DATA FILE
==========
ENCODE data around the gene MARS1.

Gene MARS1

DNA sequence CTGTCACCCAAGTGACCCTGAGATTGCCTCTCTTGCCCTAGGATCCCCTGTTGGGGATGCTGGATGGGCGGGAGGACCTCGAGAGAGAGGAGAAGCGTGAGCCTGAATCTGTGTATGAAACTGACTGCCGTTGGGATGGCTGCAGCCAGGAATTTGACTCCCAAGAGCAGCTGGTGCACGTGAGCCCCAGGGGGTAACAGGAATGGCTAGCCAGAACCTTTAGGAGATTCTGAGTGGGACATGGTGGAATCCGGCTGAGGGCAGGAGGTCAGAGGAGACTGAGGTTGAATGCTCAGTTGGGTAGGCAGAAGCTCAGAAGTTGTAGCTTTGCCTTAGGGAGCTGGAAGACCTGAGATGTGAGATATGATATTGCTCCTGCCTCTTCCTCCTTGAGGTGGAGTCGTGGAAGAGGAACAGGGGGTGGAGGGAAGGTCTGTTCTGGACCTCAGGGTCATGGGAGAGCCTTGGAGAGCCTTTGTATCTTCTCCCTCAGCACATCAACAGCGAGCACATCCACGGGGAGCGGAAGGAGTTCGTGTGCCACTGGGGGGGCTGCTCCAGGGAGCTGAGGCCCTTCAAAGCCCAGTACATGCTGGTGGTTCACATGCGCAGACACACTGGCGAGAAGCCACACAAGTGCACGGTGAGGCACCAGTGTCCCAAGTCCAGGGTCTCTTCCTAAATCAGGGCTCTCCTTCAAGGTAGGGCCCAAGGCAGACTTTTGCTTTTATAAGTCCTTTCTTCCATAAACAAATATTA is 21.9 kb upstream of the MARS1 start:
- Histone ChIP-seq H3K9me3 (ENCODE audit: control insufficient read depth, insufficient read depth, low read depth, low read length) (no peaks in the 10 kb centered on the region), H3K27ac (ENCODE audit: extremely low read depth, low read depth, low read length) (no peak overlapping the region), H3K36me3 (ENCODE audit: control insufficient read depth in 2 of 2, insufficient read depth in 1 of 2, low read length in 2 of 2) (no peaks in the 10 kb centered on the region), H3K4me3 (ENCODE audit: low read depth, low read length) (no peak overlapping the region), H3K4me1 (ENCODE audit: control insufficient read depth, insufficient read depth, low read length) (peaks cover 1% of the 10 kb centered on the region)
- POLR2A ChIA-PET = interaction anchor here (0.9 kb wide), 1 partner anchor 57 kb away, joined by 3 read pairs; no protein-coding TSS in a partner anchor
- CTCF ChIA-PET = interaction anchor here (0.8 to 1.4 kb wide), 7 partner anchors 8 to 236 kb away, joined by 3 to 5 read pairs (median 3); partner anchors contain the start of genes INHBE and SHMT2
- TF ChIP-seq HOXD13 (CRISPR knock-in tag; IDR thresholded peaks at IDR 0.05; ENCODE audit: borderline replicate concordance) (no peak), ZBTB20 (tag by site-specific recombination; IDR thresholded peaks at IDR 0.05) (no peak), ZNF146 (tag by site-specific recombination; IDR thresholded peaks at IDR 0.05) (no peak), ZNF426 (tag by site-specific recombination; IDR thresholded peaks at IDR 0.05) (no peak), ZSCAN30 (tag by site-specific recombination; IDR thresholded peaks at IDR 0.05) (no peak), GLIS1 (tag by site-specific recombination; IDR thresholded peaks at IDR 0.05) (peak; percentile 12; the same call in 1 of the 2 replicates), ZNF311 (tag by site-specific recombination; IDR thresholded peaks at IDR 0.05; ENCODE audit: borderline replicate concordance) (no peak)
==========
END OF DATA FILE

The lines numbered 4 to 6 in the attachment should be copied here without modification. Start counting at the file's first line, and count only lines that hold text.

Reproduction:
- Histone ChIP-seq H3K9me3 (ENCODE audit: control insufficient read depth, insufficient read depth, low read depth, low read length) (no peaks in the 10 kb centered on the region), H3K27ac (ENCODE audit: extremely low read depth, low read depth, low read length) (no peak overlapping the region), H3K36me3 (ENCODE audit: control insufficient read depth in 2 of 2, insufficient read depth in 1 of 2, low read length in 2 of 2) (no peaks in the 10 kb centered on the region), H3K4me3 (ENCODE audit: low read depth, low read length) (no peak overlapping the region), H3K4me1 (ENCODE audit: control insufficient read depth, insufficient read depth, low read length) (peaks cover 1% of the 10 kb centered on the region)
- POLR2A ChIA-PET = interaction anchor here (0.9 kb wide), 1 partner anchor 57 kb away, joined by 3 read pairs; no protein-coding TSS in a partner anchor
- CTCF ChIA-PET = interaction anchor here (0.8 to 1.4 kb wide), 7 partner anchors 8 to 236 kb away, joined by 3 to 5 read pairs (median 3); partner anchors contain the start of genes INHBE and SHMT2